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Heuberer P.,St. Vincent Hospital Vienna | Kranzl A.,Orthopaedic Hospital Speising | Laky B.,St. Vincent Hospital Vienna | Anderl W.,St. Vincent Hospital Vienna | Wurnig C.,Orthopaedic Hospital Speising
Archives of Orthopaedic and Trauma Surgery | Year: 2015

Introduction: Restoring optimal strength and biomechanics of a pathologic shoulder knowledge of activity patterns of healthy glenohumeral muscles is mandatory. Yet, data on normal shoulder muscle activity are not always conclusive. The study was undertaken (a) to evaluate muscle activity patterns in the healthy shoulder using surface and fine-wire electromyography (EMG), and (b) to assess method’s suitability in the clinical setting especially regarding painfulness and practicability.Materials and methods: Surface and fine-wire EMG was performed on 11 healthy subjects (2f/9m, Ø age 28 years) to assess 14 muscles including rotator cuff muscles during 8 planar standardised shoulder movements (abduction, forward flexion, internal and external rotation in neutral, 45° and 90° abduction). Pain was assessed using the visual analogue scale before testing, after inserting the fine-wire electrodes, after maximal voluntary contraction, before and after exercises, and after electrode removal.Results: The most important finding regarding EMG activity patterns in the healthy shoulder was that the subscapularis activity was found to play a major role in abduction and forward flexion. Furthermore, this study was able to show that EMG measurements, especially fine-wire EMG, is prone to high failure rates (up to 32 %); however, pain was not a limiting factor.Conclusion: The present study (1) revealed a new insight, especially finding the subscapularis activity playing a major role in abduction and forward flexion of the healthy shoulder; and (2) motion analysis system and the use of fine-wire electrodes were prone to failure; however, pain was not a limiting factor.Level of evidence: Basic Science, Electrodiagnostic Study. © 2015, Springer-Verlag Berlin Heidelberg.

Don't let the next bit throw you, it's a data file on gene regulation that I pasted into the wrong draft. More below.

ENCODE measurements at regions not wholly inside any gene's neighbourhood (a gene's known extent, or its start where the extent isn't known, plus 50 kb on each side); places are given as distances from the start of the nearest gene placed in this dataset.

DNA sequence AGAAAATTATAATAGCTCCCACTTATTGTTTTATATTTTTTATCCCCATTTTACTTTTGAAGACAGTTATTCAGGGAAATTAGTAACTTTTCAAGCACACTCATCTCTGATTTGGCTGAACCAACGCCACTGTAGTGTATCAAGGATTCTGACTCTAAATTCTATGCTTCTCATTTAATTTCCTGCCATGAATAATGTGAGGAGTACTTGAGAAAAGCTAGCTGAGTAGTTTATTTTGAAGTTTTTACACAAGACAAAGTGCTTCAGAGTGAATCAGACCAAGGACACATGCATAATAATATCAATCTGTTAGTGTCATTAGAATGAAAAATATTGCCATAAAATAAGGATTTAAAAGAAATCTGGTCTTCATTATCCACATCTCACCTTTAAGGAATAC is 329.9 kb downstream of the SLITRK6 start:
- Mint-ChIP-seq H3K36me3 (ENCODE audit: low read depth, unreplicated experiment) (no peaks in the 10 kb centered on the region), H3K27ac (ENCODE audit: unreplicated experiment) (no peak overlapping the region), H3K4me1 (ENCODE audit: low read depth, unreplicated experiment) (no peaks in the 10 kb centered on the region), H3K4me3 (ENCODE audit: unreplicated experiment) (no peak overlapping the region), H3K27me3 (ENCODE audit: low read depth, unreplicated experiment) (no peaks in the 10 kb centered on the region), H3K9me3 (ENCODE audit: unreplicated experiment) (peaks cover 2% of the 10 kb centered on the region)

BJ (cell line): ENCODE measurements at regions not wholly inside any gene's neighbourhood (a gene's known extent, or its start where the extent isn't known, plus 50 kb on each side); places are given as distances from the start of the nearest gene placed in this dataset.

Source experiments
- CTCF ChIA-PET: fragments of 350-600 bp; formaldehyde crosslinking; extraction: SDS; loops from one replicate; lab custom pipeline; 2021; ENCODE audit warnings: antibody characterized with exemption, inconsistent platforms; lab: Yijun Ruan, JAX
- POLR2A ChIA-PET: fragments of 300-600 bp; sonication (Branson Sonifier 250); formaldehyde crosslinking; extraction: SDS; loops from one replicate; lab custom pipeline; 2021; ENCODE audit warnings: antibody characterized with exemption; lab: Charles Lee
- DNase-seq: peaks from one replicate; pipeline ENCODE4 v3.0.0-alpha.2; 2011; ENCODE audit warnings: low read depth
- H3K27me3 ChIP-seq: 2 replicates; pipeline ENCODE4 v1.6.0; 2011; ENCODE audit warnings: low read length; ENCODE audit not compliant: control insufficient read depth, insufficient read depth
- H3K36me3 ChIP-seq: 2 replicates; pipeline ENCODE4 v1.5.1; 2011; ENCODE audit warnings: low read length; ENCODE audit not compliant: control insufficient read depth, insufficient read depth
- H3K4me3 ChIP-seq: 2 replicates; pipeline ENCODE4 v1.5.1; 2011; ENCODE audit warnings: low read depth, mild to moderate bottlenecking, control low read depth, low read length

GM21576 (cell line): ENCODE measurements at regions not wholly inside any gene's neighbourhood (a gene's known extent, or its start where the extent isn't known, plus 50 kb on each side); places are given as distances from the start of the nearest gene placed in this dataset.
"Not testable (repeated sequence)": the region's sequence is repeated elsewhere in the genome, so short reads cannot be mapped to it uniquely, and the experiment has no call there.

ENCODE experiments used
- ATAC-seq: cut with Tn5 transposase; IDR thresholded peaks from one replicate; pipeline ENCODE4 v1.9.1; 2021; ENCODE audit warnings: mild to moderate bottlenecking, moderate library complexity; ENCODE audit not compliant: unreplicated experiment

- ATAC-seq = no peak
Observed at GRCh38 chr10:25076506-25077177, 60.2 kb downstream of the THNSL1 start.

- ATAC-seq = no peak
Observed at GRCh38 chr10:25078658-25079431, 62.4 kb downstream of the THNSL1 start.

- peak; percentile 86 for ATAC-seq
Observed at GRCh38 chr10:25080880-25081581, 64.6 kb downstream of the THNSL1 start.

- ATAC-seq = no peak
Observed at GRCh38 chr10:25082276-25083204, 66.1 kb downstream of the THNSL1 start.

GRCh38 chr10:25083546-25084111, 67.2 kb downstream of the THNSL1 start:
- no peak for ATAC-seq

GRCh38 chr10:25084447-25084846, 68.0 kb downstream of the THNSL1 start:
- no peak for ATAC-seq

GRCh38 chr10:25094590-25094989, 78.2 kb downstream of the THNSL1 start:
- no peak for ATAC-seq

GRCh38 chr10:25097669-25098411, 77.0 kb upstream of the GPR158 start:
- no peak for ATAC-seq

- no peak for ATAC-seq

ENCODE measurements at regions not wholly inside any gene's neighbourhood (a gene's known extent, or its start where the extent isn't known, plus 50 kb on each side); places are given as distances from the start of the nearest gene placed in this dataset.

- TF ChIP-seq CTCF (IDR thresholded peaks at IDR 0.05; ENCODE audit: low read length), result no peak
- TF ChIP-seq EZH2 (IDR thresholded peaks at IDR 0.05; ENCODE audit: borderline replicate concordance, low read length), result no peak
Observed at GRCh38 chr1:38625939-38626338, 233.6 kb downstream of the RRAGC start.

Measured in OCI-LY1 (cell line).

Valentinitsch A.,Medical University of Vienna | Patsch J.M.,Medical University of Vienna | Patsch J.M.,University of California at San Francisco | Deutschmann J.,Medical University of Vienna | And 5 more authors.
Bone | Year: 2012

The quantitative assessment of metabolic bone diseases relies on tissue properties such as bone mineral density (BMD) and bone microarchitecture. In spite of an increasing number of publications using high-resolution peripheral quantitative computed-tomography (HR-pQCT), the accurate and reproducible separation of cortical and trabecular bone remains challenging. In this paper, we present a novel, fully automated, threshold-independent technique for the segmentation of cortical and trabecular bone in HR-pQCT scans. This novel post-processing method is based on modeling appearance characteristics from manually annotated cases. In our experiments the algorithm automatically selected texture features with high differentiating power and trained a classifier to separate cortical and trabecular bone. From this mask, cortical thickness and tissue volume could be calculated with high accuracy. The overlap between the proposed threshold-independent segmentation tool (TIST) and manual contouring was 0.904 ± 0.045 (Dice coefficient). In our experiments, TIST obtained higher overall accuracy in our measurements than other techniques. © 2012.